Boeing (BA) sees the demand for goods on the radar

Boeing has seen 22 rows of changing passenger jets into transportation

After a few years of facing rigid headwinds from the problematic jet max 737 and the decline sea ​​transportation.

Since Pandemi began, this Seattle-based company has seen 22 of its total lines converting passenger aircraft into a transport aircraft, up from 12 in the years before the health crisis. According to the Head of the Boeing Ted Colbert Global Service Division, 17 lines have converted Boeing 737, while Lima has changed 767s.

In March, Alaska Air Group, Inc. (Al)-The fifth largest airline in the country-announced plans to change two middle-aged boeing 737-800s into cargo aircraft. The carrier already has three Boeing 737-700 which is dedicated solely for air delivery, betting that the pandemic air cargo explosion will continue even when passengers return to the sky.

Demand for Cargo Flying High

Airfreight volumes started to pick up early in the pandemic amid an e-commerce boom but have accelerated over the past six months. This is primarily due to increasing demand for industrial and consumer goods as restrictions ease and shipping supply chain bottlenecks arising from ongoing lockdowns in China—a country that accounts for nearly 30% of global manufacturing output.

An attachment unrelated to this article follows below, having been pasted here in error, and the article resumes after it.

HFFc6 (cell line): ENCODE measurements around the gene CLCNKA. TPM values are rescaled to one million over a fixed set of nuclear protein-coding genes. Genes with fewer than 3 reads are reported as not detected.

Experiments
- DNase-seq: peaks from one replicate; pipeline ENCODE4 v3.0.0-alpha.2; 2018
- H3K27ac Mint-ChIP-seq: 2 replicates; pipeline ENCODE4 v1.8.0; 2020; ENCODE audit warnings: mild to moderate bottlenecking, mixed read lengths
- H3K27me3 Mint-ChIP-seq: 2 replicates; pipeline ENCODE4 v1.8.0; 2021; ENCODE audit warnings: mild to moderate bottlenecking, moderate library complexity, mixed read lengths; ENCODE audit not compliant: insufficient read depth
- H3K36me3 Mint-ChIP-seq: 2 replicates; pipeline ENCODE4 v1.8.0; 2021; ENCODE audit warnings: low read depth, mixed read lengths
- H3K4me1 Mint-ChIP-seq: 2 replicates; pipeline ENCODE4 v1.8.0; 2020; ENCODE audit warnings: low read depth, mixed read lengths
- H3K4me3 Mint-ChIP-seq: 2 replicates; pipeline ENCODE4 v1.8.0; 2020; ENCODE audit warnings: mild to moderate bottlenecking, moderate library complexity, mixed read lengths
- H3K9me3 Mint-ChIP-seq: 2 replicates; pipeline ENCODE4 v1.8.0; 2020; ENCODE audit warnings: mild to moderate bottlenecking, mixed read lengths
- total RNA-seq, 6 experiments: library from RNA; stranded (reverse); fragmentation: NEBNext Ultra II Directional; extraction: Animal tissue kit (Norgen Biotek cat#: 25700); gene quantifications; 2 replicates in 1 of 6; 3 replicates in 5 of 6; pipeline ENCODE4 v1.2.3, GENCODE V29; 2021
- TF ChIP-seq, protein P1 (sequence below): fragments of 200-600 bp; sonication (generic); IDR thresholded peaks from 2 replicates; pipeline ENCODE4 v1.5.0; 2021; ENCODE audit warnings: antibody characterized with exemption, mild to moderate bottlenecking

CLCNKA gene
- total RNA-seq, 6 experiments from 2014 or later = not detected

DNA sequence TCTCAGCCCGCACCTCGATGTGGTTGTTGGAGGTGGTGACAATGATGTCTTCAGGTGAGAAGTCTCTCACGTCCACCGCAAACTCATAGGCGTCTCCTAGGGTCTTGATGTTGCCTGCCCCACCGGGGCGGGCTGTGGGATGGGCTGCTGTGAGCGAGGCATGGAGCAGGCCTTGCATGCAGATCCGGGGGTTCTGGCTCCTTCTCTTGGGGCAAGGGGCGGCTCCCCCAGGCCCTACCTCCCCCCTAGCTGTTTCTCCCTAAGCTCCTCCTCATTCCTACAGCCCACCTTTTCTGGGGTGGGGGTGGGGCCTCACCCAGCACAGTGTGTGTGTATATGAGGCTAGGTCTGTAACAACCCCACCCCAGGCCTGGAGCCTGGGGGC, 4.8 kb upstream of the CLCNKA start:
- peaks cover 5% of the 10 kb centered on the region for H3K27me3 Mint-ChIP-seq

Aircraft leasing company Avalon Holdings Ltd. sees air cargo revenue reaching $150 billion this year, with traffic doubling by 2040. Moreover, the Bureau of Transportation Statistics projects that the share of U.S. domestic and international air freight value will increase from 6% in 2018 to 10% by 2030.

“Air cargo volumes have been rising as the global economy recovers from the pandemic, as bottlenecks in the supply chain persist,” Tellimer equity analyst Nirgunan Tiruchelvam told Business Insider.

First Order for New 777-8 Freighter Planes

In January 2022, Boeing inked a deal worth more than $20 billion with Qatar’s state-owned flag carrier Qatar Airways Company Q.C.S.C. for up to 50 of its newest dual aisle jetliner, the 777-8, to mark the plane’s cargo-version launch. However, the Middle Eastern airline is not expected to take delivery of the jets until 2027 due to a string of delays. To secure the transaction, Boeing agreed to convert one-third of an existing Qatar order for 60 777-8 passenger planes to the freight version.

The aircraft is likely to be popular with carriers seeking to reduce their carbon footprint, given it can fly at comparable payloads to the aging 747-400 freighter but with 25% lower emissions.

The deal with Qatar Airlines shows growing demand for freighter jets and highlights Boeing’s commitment to remaining at the forefront of air cargo transportation.